โ–ธโ–ธ
  • ๐Ÿ‡ฌ๐Ÿ‡ง Zirconium
  • ๐Ÿ‡จ๐Ÿ‡ณ ้‹ฏ
  • ๐Ÿ‡ณ๐Ÿ‡ฑ Zirkonium
  • ๐Ÿ‡ซ๐Ÿ‡ท Zirconium
  • ๐Ÿ‡ฉ๐Ÿ‡ช Zirconium
  • ๐Ÿ‡ฎ๐Ÿ‡ฑ ื–ื™ืจืงื•ื ื™ื•ื
  • ๐Ÿ‡ฎ๐Ÿ‡น Zirconio
  • ๐Ÿ‡ฏ๐Ÿ‡ต ใ‚ธใƒซใ‚ณใƒ‹ใ‚ฆใƒ 
  • ๐Ÿ‡ต๐Ÿ‡น Zircônio
  • ๐Ÿ‡ท๐Ÿ‡บ ะฆะธั€ะบะพะฝะธะน
  • ๐Ÿ‡ช๐Ÿ‡ธ Circonio
  • ๐Ÿ‡ธ๐Ÿ‡ช Zirkonium

Zirconium: uses

The following uses for zirconium are gathered from a number of sources as well as from anecdotal comments. I would be delighted to receive corrections as well as additional referenced uses.

The metal is used in the nuclear industry for cladding fuel elements since it has a low absorption cross section for neutrons. Zirconium is very resistant to corrosion by many common acids and alkalis and by sea water. It is therefore used extensively by the chemical industry where corrosive agents are employed. The metal is used as an alloying agent in steel and for making surgical appliances. The metal superconducts at low temperatures and zirconium/niobium alloys are used to make superconductor magnets. Alloys with zinc become magnetic at temperatures below 35 K. Zirconium is used as a "getter" in vacuum tubes, in flash bulbs for photography, in explosive primers, and in lamp filaments.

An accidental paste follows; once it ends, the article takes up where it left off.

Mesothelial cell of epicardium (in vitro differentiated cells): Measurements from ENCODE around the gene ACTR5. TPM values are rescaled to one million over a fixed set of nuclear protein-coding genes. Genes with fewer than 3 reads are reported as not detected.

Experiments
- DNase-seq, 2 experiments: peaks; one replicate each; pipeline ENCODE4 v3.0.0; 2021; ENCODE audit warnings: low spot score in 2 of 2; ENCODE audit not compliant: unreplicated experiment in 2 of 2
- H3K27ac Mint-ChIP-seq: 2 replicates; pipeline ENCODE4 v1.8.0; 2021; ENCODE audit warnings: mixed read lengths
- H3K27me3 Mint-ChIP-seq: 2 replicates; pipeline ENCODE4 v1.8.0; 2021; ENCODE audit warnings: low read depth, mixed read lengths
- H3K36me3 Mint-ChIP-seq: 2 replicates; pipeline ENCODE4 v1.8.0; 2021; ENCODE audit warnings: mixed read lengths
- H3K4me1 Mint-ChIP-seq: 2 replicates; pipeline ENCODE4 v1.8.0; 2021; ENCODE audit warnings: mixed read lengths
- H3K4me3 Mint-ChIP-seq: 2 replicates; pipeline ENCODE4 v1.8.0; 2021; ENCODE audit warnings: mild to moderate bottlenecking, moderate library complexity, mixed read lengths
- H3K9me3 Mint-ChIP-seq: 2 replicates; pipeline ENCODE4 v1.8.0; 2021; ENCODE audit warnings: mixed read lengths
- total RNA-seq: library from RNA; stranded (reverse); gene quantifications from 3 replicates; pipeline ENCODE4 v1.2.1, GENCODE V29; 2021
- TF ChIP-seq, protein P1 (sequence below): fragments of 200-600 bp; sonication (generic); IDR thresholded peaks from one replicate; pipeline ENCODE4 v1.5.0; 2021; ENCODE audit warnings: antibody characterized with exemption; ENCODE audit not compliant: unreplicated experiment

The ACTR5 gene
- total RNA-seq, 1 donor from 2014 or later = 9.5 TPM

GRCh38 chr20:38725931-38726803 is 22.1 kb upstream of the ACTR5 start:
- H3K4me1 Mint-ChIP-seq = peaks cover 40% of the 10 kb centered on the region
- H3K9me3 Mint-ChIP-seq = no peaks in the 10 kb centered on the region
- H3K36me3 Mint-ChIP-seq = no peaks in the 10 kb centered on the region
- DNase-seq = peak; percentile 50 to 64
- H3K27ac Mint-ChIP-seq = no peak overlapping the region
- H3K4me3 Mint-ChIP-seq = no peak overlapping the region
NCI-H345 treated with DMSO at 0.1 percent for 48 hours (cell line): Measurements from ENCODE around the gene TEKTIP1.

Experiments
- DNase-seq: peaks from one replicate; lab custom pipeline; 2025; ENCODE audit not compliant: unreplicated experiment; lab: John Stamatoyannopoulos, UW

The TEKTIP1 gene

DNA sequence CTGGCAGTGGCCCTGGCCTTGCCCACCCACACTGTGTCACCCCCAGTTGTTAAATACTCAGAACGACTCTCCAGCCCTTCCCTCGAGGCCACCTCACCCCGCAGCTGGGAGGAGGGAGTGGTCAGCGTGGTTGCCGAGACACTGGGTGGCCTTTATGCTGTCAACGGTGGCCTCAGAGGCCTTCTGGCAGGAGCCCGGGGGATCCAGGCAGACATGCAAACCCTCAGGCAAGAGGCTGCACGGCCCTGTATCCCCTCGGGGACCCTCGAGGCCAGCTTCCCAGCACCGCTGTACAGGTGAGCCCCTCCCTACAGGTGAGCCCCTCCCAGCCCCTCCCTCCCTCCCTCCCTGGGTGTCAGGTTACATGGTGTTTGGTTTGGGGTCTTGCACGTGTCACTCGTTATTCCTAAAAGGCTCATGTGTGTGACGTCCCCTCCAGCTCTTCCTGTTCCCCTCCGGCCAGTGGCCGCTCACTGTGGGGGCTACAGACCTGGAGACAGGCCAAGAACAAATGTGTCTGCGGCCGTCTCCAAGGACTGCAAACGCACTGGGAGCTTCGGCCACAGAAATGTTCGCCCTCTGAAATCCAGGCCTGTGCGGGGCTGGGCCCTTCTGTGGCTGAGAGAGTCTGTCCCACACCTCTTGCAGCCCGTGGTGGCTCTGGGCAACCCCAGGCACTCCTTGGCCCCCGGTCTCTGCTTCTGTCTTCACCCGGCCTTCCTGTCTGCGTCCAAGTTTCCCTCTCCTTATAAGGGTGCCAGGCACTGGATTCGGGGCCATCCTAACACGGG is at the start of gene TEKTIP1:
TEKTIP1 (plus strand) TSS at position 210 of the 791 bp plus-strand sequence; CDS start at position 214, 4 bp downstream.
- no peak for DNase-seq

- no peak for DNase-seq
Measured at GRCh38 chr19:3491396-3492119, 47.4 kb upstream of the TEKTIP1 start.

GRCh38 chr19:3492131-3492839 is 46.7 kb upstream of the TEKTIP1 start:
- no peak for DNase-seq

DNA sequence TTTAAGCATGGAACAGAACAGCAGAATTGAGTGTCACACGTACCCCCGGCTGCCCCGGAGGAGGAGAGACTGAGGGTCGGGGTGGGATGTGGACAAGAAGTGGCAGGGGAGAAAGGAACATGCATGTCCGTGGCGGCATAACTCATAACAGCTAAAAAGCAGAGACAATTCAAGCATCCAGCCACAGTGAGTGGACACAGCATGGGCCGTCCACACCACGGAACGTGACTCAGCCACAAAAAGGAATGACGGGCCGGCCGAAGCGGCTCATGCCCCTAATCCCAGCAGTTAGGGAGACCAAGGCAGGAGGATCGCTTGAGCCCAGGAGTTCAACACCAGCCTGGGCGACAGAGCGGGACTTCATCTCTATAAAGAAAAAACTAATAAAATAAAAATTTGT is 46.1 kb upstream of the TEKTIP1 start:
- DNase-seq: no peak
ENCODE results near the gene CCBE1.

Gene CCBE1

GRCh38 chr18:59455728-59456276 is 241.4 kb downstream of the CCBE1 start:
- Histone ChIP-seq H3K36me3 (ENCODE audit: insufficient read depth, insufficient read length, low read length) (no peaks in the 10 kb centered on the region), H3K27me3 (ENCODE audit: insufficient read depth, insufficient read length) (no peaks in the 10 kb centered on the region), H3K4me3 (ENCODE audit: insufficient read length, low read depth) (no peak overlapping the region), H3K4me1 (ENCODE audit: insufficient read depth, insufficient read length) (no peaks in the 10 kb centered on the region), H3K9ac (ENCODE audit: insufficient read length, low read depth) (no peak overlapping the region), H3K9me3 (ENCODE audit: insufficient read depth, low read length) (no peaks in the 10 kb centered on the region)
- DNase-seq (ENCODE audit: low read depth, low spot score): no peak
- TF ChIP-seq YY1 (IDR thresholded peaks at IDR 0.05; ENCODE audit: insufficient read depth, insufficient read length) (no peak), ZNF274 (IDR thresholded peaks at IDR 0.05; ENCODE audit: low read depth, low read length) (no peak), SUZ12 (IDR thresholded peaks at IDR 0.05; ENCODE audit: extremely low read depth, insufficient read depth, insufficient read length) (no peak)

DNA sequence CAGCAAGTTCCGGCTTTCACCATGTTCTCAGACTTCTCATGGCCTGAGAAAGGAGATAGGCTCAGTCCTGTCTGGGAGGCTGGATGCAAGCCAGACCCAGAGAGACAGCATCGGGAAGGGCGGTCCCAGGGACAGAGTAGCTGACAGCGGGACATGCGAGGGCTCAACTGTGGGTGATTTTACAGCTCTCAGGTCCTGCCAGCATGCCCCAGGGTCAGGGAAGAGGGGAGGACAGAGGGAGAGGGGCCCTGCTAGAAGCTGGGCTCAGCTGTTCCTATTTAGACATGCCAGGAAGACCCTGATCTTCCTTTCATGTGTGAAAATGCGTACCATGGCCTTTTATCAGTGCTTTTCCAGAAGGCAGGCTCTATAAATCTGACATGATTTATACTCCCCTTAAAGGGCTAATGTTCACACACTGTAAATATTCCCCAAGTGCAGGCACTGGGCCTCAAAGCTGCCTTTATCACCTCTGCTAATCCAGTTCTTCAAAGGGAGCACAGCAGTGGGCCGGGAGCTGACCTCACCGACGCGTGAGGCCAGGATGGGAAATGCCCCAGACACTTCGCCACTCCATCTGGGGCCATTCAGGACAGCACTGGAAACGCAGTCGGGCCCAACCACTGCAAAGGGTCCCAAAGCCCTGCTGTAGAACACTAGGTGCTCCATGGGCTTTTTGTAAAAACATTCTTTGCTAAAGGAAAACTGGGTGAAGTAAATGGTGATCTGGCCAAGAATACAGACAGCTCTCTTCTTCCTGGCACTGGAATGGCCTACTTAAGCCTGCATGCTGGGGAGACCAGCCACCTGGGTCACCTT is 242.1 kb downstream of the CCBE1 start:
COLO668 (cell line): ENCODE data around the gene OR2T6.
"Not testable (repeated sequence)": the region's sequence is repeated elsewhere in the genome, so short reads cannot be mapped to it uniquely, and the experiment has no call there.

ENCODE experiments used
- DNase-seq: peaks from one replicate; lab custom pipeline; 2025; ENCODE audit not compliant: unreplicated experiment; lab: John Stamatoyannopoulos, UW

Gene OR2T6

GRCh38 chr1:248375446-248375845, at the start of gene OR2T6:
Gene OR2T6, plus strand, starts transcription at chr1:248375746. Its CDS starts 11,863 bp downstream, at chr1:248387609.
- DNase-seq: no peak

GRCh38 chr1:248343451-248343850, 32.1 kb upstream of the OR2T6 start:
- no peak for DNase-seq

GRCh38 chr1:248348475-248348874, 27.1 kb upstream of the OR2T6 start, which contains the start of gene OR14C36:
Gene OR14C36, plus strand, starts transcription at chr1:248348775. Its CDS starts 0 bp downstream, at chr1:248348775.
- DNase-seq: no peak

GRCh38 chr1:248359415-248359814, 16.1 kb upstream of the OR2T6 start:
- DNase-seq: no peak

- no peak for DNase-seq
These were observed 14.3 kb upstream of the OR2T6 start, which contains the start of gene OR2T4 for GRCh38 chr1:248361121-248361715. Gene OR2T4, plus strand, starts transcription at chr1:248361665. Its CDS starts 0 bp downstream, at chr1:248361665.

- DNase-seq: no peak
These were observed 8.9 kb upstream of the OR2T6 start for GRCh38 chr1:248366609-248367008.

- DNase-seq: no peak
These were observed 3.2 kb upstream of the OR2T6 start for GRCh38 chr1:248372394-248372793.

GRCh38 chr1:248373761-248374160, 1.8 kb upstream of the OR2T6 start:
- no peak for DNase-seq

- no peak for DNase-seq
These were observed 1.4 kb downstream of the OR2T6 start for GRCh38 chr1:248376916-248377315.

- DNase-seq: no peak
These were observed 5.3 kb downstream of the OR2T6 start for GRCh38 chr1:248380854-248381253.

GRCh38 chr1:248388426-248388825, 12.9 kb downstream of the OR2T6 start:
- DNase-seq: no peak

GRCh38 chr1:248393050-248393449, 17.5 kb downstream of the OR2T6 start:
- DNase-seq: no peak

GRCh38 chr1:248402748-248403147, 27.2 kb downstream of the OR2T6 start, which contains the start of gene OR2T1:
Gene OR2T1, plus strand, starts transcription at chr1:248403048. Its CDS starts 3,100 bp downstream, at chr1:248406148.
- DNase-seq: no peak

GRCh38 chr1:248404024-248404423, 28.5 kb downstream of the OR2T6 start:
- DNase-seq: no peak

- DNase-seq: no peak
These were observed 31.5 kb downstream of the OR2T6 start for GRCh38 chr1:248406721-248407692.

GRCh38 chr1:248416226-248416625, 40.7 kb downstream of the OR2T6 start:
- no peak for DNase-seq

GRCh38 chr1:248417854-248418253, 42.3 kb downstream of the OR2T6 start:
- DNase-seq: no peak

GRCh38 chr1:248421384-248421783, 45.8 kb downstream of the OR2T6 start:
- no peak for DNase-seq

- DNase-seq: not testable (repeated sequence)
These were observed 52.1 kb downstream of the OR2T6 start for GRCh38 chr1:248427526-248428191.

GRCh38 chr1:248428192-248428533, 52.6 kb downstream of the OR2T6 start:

The oxide (zircon) has a high index of refraction and is a good gem material. The oxide is also used for laboratory crucibles that will withstand heat shock, for linings of metallurgical furnaces, and by the glass and ceramic industries as a refractory material.